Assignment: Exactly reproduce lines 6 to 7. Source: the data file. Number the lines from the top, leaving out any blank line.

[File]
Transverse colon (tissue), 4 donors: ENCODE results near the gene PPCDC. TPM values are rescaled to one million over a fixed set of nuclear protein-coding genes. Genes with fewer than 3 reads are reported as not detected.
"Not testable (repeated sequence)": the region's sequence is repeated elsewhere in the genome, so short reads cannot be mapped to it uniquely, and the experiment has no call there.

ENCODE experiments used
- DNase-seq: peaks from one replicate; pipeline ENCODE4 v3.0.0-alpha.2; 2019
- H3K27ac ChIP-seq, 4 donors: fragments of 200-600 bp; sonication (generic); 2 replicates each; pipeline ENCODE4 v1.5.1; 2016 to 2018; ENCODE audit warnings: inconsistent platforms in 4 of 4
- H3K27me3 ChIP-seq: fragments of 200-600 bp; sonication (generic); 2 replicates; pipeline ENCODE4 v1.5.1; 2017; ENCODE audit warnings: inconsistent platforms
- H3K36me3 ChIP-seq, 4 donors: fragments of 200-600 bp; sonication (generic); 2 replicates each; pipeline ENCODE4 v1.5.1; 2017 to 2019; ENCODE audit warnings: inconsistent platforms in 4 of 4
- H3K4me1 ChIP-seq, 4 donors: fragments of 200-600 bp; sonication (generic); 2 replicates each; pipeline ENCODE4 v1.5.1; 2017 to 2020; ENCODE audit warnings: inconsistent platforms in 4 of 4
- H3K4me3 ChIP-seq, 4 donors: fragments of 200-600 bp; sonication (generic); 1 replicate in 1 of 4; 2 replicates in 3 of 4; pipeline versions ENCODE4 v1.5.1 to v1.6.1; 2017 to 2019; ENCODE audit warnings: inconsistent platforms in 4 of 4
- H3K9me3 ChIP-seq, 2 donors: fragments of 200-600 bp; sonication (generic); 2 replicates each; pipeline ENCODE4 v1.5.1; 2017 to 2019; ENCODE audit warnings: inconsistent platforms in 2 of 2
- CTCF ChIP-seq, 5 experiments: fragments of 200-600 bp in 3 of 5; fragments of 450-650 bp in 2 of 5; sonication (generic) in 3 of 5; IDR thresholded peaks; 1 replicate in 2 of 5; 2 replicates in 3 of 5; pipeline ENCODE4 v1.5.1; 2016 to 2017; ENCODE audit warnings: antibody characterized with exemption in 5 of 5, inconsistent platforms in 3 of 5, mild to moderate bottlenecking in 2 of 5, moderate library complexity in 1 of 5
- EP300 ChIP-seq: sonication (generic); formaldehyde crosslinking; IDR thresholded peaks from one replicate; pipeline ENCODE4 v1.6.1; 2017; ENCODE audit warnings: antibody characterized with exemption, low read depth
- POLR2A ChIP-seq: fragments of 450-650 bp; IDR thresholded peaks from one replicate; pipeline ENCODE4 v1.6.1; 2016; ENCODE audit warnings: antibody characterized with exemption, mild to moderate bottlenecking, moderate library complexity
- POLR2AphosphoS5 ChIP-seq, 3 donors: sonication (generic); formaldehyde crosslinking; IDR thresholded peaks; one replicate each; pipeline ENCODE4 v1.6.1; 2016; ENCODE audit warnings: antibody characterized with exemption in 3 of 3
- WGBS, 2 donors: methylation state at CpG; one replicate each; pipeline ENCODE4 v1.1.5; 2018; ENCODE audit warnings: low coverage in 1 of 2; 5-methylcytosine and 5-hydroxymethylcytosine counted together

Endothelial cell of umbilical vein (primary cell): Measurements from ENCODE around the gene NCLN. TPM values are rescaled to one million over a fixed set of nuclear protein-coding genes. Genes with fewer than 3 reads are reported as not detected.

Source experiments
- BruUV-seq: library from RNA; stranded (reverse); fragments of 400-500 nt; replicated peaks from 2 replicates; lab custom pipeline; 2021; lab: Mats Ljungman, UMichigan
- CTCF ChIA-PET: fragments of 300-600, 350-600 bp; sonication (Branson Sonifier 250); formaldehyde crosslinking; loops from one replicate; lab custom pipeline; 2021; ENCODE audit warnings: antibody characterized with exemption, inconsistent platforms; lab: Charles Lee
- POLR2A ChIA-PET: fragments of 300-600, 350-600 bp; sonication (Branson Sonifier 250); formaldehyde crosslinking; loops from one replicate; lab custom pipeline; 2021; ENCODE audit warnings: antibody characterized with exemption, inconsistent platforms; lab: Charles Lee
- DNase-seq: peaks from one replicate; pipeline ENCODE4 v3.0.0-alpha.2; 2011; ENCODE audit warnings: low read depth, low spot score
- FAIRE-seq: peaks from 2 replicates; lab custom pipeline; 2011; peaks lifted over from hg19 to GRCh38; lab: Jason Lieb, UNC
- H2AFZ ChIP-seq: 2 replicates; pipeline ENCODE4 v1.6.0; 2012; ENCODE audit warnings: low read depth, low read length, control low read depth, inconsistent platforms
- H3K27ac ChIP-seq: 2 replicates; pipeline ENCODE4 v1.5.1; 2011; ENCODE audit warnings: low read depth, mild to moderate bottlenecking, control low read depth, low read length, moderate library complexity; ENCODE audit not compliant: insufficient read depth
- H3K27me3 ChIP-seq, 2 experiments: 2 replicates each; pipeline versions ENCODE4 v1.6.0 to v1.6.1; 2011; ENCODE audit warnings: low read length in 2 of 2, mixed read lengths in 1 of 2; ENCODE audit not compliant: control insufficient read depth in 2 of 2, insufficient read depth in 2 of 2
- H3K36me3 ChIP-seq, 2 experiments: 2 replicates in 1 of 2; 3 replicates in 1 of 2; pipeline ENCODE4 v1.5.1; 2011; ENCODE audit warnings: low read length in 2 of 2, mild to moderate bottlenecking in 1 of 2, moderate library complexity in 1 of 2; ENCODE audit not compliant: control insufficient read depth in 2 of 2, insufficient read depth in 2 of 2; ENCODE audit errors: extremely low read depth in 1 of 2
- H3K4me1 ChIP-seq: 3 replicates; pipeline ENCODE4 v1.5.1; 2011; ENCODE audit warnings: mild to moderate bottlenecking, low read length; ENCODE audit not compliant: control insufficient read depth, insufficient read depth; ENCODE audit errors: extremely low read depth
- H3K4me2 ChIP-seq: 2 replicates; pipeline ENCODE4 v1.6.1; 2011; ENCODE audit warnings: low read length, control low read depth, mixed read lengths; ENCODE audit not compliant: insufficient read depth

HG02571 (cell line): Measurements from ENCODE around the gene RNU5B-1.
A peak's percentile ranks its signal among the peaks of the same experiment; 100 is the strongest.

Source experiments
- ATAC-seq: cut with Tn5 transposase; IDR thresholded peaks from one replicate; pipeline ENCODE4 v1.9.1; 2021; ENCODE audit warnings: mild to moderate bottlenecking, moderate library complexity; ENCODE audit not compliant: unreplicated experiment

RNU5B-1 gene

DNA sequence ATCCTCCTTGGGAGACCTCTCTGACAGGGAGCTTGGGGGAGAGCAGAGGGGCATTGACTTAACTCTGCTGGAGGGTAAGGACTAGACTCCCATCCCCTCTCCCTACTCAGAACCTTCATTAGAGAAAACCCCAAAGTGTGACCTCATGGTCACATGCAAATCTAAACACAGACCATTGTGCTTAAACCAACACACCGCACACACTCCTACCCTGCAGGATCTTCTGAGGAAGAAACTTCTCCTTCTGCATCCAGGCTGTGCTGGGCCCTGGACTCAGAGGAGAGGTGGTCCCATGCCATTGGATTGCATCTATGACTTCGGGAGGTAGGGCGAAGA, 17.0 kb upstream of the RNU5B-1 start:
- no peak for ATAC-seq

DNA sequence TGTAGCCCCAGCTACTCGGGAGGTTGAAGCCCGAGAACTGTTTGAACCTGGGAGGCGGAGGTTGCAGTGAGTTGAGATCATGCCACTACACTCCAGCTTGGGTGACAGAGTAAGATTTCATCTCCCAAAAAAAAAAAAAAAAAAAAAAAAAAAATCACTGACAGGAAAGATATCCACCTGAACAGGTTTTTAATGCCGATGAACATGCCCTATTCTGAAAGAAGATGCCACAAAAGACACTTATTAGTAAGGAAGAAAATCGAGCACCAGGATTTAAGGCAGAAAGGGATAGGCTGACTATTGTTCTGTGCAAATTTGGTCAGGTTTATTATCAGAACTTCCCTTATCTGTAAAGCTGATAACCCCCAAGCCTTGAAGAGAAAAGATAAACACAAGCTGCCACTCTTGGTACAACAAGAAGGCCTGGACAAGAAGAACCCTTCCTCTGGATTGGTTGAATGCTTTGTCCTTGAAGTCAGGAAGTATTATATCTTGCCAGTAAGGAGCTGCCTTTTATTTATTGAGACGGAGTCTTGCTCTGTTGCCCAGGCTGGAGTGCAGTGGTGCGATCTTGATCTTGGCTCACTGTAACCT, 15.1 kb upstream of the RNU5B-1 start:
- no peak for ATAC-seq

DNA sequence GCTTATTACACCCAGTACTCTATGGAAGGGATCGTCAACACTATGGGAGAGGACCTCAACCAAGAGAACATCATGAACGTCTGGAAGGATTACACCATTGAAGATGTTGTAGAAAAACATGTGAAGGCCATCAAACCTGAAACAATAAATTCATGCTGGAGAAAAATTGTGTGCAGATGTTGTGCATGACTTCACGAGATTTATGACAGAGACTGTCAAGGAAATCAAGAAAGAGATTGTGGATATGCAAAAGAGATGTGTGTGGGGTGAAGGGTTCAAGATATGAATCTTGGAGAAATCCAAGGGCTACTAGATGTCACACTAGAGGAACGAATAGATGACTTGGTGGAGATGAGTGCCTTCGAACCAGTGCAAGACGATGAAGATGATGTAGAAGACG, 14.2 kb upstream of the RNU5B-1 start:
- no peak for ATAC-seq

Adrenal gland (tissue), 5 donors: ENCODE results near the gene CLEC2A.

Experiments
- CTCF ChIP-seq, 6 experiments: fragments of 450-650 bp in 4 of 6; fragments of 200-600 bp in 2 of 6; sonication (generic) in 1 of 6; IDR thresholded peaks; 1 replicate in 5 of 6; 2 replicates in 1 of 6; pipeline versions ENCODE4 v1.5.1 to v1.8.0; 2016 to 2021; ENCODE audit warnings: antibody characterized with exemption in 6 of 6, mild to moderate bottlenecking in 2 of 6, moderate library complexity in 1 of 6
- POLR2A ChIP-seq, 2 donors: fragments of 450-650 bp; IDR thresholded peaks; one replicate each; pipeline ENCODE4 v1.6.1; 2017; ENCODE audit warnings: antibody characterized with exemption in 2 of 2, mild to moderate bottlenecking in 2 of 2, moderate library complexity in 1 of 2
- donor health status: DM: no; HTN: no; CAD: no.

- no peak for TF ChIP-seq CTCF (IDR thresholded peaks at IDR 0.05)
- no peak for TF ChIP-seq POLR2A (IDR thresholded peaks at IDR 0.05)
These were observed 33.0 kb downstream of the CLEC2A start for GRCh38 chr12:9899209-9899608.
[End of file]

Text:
- H3K27me3 ChIP-seq: fragments of 200-600 bp; sonication (generic); 2 replicates; pipeline ENCODE4 v1.5.1; 2017; ENCODE audit warnings: inconsistent platforms
- H3K36me3 ChIP-seq, 4 donors: fragments of 200-600 bp; sonication (generic); 2 replicates each; pipeline ENCODE4 v1.5.1; 2017 to 2019; ENCODE audit warnings: inconsistent platforms in 4 of 4